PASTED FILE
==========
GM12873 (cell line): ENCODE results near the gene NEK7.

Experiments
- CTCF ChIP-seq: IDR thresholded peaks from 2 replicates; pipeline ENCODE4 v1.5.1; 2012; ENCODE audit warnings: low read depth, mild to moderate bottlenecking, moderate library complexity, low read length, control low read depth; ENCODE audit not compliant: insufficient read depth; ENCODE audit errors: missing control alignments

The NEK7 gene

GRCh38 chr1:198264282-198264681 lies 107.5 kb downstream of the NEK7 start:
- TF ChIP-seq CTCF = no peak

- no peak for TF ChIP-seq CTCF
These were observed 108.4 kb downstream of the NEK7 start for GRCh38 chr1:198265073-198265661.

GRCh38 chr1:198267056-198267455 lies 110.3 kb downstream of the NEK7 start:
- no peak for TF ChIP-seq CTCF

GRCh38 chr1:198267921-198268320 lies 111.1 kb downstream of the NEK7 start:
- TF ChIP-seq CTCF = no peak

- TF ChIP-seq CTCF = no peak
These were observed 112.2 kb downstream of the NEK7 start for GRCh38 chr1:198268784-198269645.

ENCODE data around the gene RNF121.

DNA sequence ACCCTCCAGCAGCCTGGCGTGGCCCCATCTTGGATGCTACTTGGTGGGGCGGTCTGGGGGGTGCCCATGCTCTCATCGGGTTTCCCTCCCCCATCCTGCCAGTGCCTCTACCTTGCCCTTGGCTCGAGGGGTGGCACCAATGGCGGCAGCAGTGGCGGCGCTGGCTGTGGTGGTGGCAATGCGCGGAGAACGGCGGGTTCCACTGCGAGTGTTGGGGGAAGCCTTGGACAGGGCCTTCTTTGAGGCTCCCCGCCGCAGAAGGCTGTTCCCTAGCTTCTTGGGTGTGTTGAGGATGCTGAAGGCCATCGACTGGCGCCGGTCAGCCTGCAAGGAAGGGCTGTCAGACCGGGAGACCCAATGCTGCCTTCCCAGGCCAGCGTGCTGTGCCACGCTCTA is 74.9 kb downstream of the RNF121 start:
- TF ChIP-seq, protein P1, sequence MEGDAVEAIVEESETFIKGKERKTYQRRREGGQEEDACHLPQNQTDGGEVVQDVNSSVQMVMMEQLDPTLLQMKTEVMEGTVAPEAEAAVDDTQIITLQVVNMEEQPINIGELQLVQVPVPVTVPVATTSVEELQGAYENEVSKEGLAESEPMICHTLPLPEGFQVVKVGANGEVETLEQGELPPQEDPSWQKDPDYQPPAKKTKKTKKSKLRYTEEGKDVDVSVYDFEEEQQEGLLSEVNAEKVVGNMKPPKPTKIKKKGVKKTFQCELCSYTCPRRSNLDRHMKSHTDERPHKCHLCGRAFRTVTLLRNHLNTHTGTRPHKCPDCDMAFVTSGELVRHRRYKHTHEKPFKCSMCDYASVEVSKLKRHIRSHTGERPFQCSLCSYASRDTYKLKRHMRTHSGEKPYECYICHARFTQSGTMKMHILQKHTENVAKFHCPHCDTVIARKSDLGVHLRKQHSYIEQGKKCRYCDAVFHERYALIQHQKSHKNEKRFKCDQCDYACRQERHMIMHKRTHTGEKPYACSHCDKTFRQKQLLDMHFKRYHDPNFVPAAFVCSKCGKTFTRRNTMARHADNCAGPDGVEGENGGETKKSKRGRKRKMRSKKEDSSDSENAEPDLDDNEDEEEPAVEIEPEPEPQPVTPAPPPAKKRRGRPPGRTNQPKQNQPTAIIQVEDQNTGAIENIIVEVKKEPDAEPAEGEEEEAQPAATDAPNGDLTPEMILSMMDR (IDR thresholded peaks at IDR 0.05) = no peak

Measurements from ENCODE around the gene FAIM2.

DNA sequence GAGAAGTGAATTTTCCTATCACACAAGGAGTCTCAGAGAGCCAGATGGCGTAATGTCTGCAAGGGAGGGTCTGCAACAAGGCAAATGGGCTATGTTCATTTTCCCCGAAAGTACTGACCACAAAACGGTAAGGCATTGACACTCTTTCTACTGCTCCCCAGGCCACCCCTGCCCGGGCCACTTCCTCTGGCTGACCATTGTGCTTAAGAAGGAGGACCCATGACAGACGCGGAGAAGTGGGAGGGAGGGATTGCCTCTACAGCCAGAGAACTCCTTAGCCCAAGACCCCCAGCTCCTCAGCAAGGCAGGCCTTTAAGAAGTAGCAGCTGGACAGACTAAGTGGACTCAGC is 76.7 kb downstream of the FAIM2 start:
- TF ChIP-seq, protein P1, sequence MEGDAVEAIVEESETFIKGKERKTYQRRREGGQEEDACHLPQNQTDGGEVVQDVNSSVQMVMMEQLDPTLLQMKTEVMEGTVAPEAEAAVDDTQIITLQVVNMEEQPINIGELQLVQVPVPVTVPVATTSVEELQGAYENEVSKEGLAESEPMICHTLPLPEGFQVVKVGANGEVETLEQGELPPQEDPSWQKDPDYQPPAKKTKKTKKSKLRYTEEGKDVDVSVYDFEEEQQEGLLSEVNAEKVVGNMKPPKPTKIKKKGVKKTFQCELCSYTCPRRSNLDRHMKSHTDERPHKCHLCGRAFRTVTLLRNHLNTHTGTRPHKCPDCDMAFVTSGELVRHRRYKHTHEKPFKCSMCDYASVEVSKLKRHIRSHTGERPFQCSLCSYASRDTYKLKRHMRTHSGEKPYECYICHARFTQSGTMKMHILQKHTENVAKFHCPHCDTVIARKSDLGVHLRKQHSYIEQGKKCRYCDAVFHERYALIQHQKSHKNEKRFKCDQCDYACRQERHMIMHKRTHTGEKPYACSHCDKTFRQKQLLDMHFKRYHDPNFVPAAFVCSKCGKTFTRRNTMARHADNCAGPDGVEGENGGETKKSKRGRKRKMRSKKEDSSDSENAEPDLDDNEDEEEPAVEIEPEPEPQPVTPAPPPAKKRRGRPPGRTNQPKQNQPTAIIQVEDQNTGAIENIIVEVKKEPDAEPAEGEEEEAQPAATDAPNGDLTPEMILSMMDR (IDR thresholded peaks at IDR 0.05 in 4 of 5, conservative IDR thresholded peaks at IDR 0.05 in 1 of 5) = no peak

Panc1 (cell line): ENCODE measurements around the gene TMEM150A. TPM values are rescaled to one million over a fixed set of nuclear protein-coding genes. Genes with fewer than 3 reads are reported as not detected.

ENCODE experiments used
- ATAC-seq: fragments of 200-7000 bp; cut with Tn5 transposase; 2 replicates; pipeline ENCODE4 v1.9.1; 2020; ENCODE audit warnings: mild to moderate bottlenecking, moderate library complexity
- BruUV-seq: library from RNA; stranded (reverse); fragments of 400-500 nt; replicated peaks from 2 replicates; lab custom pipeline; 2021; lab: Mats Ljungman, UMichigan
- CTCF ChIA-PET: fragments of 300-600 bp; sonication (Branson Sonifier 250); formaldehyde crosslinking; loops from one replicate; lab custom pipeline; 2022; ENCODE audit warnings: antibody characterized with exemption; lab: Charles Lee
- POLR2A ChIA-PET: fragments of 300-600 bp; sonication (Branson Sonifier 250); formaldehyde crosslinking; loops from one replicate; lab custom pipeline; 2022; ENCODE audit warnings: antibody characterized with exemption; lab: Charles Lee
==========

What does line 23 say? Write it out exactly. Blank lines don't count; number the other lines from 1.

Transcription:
- ATAC-seq: fragments of 200-7000 bp; cut with Tn5 transposase; 2 replicates; pipeline ENCODE4 v1.9.1; 2020; ENCODE audit warnings: mild to moderate bottlenecking, moderate library complexity